As the headset has aged, it’s faced tougher challenges. PC VR headsets got better and cheaper, with tracking systems that practically fossilized Sony’s solution, and the sublime simplicity of the Oculus Quest has made it increasingly tougher to stand its ground as we wait for PS5 VR. And yet, somehow, the platform has still had notable releases even in 2021 with Hitman 3, Song in the Smoke and Fracked.
But it is time, though, to look beyond. PSVR has had a great run, better than many had expected it to, in fact. I can’t wait to see Sony bring this level of commitment to a new device on a machine far more capable of delivering complex, visually-rich VR titles and (hopefully) with much better tracking. It’s the story I’m most looking forward to covering in 2022.
But PSVR made plenty of magic with the tools it was given. At a time when VR’s future was far from certain, it proved to be the little headset that could. And I’ll remember every moment of eye-opening immersion, every struggle to get a Move controller to properly calibrate, every terrible VR movie tie-in and every unbridled scream of jump scare terror with immense fondness.
Camouflaj, the developers behind 2020’s PSVR exclusive Iron Man VR, are hiring a number of positions for a new AAA title.
There’s nine positions total, available over on the careers section of Camouflaj’s site, all of which describe roles working on “a new AAA project.” Some open positions include concept artists, gameplay engineers, animation leader and more. The listings don’t specify whether the AAA title is a VR title or just a traditional flatscreen game. However, many of the listings indicate that “experience with VR” or “experience working in the VR space” would be a bonus (albeit not a requirement).
Camouflaj’s focus has been on VR titles for a number of years now. Republique was their last non-VR title, released as an episodic stealth game for mobile devices and then ported and launched on GearVR, PC VR and PSVR. The team was also behind the PSVR-exclusive Iron Man VR — a game made in partnership and published by Sony Interactive Entertainment.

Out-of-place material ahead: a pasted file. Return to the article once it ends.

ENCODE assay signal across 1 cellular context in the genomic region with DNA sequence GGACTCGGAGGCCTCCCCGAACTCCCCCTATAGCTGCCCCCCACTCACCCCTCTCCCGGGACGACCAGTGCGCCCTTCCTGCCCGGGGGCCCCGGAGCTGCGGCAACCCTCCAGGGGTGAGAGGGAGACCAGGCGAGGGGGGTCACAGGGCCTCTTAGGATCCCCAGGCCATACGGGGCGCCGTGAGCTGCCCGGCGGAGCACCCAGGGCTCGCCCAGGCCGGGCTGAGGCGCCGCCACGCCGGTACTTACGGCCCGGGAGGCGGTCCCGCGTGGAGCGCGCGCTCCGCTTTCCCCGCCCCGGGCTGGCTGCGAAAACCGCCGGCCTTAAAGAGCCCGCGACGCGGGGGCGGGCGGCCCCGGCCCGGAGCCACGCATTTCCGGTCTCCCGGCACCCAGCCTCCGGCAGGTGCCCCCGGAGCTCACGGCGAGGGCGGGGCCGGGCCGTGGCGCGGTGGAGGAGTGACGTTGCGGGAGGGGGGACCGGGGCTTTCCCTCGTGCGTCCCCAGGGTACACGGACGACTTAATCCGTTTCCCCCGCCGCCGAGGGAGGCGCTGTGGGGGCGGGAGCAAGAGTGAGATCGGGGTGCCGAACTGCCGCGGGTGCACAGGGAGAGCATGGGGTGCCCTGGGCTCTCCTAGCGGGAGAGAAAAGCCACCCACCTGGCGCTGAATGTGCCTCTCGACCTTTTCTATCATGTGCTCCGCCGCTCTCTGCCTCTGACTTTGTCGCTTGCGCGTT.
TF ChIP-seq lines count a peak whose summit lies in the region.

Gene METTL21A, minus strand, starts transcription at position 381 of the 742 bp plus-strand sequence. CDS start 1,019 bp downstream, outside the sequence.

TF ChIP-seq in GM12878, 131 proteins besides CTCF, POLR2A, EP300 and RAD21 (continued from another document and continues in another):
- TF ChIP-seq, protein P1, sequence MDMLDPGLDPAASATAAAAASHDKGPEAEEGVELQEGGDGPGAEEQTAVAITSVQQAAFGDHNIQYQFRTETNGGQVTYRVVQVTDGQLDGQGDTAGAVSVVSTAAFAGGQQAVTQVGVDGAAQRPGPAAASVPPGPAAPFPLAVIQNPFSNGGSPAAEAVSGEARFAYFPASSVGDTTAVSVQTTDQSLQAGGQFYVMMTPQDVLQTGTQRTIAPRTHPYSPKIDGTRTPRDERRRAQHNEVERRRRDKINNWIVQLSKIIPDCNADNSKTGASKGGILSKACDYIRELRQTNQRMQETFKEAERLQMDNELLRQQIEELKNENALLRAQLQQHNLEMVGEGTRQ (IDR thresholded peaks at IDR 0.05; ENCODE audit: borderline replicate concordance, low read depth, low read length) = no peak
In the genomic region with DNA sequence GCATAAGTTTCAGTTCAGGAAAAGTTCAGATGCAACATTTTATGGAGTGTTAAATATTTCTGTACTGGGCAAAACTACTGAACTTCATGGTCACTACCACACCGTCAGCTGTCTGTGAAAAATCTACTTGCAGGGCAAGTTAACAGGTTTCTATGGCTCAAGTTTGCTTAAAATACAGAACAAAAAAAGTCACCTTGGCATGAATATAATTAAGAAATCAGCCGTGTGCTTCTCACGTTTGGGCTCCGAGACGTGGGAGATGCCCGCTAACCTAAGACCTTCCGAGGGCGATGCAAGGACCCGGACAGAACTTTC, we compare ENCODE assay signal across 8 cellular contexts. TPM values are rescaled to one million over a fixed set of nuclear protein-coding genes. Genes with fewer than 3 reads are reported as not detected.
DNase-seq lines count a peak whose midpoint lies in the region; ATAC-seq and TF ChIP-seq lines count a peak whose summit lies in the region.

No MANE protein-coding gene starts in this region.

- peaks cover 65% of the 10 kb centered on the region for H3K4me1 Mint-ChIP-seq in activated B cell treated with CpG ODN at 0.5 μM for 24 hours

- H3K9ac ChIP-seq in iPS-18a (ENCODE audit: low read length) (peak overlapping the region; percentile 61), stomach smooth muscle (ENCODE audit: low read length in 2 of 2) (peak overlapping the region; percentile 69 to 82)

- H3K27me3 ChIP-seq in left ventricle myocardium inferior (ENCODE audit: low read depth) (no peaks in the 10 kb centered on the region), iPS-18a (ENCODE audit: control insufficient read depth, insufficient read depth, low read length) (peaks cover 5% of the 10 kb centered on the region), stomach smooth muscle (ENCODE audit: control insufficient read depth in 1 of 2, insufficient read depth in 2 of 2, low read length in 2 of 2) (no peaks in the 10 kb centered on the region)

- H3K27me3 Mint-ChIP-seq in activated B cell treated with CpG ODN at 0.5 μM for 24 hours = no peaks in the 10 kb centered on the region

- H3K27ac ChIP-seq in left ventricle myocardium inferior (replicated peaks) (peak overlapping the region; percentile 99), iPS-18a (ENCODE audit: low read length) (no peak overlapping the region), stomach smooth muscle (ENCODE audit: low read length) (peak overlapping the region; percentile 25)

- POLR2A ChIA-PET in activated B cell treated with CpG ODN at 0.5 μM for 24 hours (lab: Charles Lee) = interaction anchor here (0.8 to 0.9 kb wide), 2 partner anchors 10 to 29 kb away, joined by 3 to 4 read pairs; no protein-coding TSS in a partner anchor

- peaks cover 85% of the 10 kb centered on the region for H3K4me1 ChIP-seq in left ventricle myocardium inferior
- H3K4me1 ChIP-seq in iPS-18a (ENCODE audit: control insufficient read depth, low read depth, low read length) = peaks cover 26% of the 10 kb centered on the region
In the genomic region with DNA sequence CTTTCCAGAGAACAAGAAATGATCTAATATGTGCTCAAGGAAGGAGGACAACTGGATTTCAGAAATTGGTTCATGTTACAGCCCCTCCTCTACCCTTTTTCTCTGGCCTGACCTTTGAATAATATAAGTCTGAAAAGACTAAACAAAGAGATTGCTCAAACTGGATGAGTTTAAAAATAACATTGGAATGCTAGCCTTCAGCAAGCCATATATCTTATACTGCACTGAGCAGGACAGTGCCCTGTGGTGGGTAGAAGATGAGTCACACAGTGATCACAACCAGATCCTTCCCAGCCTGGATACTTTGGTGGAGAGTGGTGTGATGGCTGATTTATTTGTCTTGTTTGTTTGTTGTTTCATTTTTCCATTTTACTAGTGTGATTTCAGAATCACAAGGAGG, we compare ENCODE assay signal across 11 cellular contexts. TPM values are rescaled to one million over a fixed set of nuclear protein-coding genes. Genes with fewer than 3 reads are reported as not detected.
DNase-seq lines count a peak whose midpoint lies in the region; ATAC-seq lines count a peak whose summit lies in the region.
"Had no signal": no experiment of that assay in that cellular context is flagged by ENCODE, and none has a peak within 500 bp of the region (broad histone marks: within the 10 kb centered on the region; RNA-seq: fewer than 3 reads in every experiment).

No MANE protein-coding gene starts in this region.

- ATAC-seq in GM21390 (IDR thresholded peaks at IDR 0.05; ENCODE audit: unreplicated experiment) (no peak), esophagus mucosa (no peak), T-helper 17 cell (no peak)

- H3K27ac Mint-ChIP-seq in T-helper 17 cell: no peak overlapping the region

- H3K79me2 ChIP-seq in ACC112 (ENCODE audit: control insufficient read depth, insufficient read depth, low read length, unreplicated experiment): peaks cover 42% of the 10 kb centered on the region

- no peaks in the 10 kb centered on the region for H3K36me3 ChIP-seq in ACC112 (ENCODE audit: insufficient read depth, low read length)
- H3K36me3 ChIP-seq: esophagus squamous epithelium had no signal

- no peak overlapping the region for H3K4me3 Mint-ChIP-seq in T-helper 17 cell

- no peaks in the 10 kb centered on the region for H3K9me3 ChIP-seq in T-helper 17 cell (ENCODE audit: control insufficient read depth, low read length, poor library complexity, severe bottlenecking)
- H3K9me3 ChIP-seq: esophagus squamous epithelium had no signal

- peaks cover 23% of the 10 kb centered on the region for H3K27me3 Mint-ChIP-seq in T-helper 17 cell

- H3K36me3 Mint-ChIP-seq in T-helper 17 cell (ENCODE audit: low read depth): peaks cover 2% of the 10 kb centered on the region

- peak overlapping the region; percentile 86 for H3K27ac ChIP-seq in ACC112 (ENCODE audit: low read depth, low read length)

“Ultimately it’s up to how the game performs, it’s up to our partners over at PlayStation and Marvel,” he said. “But as developers we absolutely loved working on Marvel’s Iron Man VR and we would obviously be super interested to continue working on it.”
Gran Turismo 7 developer Polyphony Digital is tight-lipped about potential PS5 VR and PSVR support… for now.
In an interview with Eurogamer, series creator Kazunori Yamauchi was asked about PSVR support for the upcoming racing sim. He simply replied: “So regarding PSVR, we’re not at a state where we cannot talk about it yet.”
Well, that’s not a no at least.
Will Gran Turismo 7 Support PSVR 2?
The question of Gran Turismo 7 and PSVR support is an interesting one. PS4 exclusive Gran Turismo Sport did feature support for Sony’s first VR headset but only in very limited time trial and one-on-one AI race modes. We thought the support itself was fantastic, but the lack of options — likely due to the extra processing demands VR puts on the console — really hurt its longevity.
In fact, in 2019 Yamauchi himself said that one of the biggest improvements he expected to see in the next generation of consoles was with VR support. “The first thing that’s going to be affected by more power is VR,” he said. “I don’t think that there’s anything else that requires that much processing power. I really like VR; I’m one to believe in the possibilities of it, and it’s very suited for a driving game.”